Income generation is fairly irrelevant at the moment as most museums and galleries receive state funding. Would the sector in Britain be quite so ‘sophisticated’ in their ‘secondary spend’ offer were there no financial imperative?
Audience engagement happens because by and large the audiences we observed were very keen to engage.
Of course this is not the whole picture – Moscow, as one Scottish person on the metro pointed out to us, is not at all representative of Russia, most of Russia is rural with vast swathes of people not having access to the world class collections displayed in Moscow and St Petersburg. Yet most state museums seemed to have a busy programme of touring changing exhibitions. Much to think about.
St Petersburg, as we learnt, has always been the rebel, the town that can get away with a few things. So it is no coincidence that it is the home of the State Museum of Political History of Russia, a museum where deep reflective thinking about the significance of its collections in relation to the country’s political history (and present) is in evidence in every display. A museum that has managed to find a way to survive for decades, despite the fact it tells a deeply complex (and probably controversial) story. It uses choices as a theme and provides a walk through Russian political history as a series of choices made and choices not made and their consequences.
The most memorable thing about the visit will be the colleagues though – on the whole the colleagues we met were very deep thinkers, having had to make sense of Russia’s complex history and recent history, passionate about their work, keen to collaborate where possible (not so easy at the moment) and extremely knowledgeable about their subject matter.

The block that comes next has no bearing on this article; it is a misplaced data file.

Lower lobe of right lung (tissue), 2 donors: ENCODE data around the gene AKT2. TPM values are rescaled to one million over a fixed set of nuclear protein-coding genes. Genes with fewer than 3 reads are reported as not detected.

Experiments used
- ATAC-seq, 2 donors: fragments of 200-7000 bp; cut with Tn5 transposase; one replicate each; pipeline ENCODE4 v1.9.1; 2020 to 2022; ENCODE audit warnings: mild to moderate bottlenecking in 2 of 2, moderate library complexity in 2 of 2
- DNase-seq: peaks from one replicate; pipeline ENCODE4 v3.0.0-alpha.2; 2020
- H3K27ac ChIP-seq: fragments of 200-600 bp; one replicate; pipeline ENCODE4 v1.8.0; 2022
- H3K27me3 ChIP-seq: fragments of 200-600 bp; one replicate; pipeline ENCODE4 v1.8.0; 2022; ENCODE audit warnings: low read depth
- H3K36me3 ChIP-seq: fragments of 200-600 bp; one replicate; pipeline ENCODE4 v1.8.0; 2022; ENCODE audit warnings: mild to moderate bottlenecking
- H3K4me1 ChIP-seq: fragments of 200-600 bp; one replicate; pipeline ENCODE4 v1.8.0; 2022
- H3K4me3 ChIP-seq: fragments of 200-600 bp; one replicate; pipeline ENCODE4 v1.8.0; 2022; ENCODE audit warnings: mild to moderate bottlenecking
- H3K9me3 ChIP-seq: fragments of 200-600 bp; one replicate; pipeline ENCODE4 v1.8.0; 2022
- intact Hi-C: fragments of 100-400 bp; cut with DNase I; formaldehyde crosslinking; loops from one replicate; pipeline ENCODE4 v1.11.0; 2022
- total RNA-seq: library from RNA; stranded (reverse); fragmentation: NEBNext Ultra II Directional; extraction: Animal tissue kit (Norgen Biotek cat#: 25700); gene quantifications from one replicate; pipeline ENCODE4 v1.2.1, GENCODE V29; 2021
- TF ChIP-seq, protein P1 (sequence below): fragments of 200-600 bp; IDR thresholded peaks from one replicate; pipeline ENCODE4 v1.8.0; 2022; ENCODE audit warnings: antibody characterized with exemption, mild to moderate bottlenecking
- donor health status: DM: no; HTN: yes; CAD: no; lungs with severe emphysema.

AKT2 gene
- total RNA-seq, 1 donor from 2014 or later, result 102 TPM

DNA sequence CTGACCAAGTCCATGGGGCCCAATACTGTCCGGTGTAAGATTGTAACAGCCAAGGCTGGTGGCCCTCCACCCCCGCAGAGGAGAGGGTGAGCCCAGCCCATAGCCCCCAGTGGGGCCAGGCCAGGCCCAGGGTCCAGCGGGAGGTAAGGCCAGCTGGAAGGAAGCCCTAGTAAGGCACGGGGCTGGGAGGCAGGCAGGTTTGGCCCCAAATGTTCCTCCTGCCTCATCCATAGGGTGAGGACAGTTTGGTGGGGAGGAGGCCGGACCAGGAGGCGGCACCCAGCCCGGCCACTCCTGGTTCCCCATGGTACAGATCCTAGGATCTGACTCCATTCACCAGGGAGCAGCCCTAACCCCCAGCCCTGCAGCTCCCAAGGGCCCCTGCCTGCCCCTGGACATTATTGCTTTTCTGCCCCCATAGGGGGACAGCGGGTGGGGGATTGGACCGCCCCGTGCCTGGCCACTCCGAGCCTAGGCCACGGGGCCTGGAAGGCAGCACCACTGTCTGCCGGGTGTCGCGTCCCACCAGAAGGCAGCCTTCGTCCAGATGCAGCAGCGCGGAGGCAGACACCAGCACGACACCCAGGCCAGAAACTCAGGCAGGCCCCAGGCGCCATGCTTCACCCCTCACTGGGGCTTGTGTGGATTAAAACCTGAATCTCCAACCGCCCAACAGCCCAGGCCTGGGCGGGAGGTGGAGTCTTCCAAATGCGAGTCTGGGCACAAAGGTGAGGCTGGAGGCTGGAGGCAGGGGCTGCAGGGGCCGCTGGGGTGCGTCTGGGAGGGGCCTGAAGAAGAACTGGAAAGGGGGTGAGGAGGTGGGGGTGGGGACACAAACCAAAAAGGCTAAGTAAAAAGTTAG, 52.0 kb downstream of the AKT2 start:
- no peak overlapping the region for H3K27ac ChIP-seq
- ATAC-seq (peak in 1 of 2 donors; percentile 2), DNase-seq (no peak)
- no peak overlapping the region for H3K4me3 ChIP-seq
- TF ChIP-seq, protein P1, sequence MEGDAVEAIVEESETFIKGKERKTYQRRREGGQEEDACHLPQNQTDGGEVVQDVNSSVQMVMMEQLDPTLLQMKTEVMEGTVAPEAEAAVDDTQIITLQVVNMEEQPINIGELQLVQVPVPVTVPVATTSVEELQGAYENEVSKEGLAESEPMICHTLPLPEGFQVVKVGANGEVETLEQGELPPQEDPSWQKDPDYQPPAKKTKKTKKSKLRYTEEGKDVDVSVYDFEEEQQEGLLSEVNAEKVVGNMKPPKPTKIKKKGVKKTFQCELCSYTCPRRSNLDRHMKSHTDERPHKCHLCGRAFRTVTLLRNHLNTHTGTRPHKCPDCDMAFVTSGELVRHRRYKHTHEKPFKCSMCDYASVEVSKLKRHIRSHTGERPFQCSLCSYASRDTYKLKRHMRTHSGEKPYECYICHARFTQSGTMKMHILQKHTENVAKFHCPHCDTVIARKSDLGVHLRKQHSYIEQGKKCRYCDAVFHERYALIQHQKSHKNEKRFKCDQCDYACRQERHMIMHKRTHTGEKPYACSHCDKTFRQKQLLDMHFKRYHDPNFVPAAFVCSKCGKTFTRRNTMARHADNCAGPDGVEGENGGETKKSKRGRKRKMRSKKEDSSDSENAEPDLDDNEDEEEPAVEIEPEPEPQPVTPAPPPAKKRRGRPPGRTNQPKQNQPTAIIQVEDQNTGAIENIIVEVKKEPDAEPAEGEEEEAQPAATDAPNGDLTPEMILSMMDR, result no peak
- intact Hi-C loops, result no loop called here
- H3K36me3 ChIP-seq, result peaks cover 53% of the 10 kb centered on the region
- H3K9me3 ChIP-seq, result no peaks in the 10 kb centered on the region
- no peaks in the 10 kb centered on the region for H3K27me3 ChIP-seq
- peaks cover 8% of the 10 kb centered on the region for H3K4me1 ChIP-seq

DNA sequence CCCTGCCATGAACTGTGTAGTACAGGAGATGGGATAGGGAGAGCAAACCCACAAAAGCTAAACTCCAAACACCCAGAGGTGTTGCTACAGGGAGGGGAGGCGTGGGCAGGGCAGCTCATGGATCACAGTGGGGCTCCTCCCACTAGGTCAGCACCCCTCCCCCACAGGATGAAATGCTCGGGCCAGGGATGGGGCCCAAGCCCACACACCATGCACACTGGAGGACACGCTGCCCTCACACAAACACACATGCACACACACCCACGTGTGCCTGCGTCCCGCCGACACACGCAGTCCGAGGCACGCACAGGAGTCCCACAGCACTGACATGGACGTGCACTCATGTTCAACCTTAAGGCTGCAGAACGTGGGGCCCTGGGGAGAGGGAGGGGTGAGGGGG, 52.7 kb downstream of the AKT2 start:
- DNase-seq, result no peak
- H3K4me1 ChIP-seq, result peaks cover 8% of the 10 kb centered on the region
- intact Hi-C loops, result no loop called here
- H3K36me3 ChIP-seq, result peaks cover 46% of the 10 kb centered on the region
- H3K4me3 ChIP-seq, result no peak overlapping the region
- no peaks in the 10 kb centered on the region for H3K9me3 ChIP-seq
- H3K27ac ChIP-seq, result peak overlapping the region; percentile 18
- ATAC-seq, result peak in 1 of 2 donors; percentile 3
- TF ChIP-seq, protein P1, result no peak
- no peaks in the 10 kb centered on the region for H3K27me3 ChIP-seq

And Russian tourists visiting museums and galleries in the UK? Well, they do indeed mostly not speak English, so doing something about the language barrier is a must; those Russians who can travel abroad want an educational/cultural experience as part of their trip; they mostly travel as part of an organised group (much easier if you don’t speak English); they are interested in pointers that pull out the relevance of objects to their history and they are used to paying and admission fee, so will love getting free admission. Not rocket science really.
Oh, and the shop and cafe – those Russians who can travel abroad by and large make it into a very special occasion and spend quite a lot of money.
And don’t forget – just as it is prohibitively expensive for us to use the internet while travelling abroad, so it is for them, so promoting the fact you’ve got Wifi is a win.
And if you are ever lucky enough to visit Moscow, do make a beeline for the Moscow Lights Museum – a tiny, quirky, private museum featuring an amazing collection of old Moscow streetlights and their history. It turns out that Moscow streetlights through the ages is Russian history in a nutshell, complete with the large oak controllers’ desk, where, at one time, the head controller, literally with one flick of a switch, could turn out all the streetlights in Moscow if deemed necessary. If only I spoke Russian I’d translate their website and leaflet to make it more accessible to British tourists venturing East.